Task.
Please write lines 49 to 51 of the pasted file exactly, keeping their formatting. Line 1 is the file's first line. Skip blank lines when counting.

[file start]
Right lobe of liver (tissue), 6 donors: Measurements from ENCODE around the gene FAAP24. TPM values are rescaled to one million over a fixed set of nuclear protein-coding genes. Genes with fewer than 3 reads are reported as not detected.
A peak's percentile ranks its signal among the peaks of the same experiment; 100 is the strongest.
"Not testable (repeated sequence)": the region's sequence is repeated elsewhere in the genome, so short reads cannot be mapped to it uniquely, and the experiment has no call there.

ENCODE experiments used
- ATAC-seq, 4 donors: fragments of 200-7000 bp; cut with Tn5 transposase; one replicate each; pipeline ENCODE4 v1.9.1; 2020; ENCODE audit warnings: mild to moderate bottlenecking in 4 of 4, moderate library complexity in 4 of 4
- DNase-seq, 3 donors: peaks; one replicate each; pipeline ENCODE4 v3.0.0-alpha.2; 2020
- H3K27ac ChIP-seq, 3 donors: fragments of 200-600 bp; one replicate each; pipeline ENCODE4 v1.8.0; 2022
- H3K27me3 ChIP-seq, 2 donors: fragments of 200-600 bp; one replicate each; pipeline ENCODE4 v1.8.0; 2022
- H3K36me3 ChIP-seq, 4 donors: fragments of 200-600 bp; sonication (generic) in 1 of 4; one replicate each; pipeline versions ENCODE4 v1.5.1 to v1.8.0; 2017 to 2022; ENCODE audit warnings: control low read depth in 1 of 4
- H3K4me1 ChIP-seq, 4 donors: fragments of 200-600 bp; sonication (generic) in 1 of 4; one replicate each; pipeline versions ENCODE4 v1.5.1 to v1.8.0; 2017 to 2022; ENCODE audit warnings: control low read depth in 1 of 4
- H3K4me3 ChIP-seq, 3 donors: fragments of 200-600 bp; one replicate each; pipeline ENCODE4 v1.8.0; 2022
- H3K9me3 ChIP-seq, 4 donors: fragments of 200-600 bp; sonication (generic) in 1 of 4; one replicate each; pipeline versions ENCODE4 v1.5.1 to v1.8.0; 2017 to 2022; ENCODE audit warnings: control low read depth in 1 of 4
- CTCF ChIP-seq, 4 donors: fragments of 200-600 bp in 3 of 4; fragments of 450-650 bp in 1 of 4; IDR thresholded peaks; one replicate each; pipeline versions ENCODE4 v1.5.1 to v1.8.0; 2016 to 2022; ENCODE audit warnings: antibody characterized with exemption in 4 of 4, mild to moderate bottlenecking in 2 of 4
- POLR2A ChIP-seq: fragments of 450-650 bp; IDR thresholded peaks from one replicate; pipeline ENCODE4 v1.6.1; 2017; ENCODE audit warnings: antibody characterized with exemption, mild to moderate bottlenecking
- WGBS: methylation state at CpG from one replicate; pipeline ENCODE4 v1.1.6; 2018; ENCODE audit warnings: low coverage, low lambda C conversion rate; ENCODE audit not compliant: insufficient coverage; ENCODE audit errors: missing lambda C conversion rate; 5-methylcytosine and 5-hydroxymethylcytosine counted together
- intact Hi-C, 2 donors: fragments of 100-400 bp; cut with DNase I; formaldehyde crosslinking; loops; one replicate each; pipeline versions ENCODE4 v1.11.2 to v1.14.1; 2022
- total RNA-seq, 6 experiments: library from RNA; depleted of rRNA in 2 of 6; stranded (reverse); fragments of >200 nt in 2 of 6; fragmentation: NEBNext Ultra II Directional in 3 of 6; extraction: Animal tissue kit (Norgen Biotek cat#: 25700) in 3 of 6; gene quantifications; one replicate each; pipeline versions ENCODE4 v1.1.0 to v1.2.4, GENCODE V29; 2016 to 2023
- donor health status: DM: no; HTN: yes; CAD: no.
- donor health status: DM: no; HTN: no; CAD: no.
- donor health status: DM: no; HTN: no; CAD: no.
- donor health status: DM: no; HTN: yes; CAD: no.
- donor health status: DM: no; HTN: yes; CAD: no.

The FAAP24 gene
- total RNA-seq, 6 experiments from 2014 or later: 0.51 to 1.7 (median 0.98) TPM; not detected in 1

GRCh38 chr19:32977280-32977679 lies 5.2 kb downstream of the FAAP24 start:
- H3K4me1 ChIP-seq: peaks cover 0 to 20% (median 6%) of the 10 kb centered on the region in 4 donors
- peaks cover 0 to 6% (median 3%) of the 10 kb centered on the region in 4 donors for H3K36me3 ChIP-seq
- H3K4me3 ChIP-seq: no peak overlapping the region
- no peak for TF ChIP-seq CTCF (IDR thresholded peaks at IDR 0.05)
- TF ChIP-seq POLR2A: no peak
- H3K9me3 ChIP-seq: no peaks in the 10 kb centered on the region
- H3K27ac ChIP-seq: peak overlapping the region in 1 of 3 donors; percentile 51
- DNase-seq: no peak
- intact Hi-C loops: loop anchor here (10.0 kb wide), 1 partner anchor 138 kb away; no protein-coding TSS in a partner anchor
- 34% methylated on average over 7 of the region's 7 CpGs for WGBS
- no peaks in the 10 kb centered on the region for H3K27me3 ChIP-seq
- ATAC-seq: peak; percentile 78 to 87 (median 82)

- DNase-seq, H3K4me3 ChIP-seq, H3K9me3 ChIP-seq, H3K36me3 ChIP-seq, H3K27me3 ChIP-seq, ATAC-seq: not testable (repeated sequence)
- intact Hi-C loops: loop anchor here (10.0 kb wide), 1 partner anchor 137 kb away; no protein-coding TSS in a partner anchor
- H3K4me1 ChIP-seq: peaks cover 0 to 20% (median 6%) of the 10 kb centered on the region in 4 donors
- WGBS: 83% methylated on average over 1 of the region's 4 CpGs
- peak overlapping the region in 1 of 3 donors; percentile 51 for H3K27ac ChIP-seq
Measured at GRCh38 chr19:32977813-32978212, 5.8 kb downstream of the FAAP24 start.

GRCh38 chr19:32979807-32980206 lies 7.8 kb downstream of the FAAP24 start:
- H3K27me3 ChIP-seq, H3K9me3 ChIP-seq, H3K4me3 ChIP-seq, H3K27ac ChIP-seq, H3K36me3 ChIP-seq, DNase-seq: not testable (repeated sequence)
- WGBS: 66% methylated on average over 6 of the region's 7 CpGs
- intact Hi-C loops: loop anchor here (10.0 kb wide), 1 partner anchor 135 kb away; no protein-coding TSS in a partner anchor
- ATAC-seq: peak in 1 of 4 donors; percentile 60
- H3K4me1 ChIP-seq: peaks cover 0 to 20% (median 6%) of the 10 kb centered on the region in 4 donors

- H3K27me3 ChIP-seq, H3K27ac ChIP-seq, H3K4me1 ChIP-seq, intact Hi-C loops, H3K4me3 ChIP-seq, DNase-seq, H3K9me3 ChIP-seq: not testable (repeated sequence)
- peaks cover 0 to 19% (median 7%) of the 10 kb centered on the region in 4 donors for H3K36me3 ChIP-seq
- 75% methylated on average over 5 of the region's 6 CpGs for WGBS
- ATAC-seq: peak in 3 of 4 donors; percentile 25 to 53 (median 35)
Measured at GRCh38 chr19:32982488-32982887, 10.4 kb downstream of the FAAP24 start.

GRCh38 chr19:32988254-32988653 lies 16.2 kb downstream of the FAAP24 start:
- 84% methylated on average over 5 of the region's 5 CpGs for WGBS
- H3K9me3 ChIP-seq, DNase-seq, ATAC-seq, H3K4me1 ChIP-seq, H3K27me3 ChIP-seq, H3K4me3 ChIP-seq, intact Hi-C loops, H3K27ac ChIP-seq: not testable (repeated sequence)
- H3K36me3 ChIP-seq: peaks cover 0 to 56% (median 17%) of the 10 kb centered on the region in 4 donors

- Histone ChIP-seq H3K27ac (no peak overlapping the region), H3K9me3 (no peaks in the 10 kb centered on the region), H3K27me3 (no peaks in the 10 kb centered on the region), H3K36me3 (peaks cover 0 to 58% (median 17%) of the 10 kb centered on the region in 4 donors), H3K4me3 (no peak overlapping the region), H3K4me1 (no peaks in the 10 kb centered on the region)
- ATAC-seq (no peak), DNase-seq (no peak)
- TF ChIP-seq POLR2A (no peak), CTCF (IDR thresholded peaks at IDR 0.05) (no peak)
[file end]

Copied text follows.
- H3K4me1 ChIP-seq: peaks cover 0 to 20% (median 6%) of the 10 kb centered on the region in 4 donors

- H3K27me3 ChIP-seq, H3K27ac ChIP-seq, H3K4me1 ChIP-seq, intact Hi-C loops, H3K4me3 ChIP-seq, DNase-seq, H3K9me3 ChIP-seq: not testable (repeated sequence)
- peaks cover 0 to 19% (median 7%) of the 10 kb centered on the region in 4 donors for H3K36me3 ChIP-seq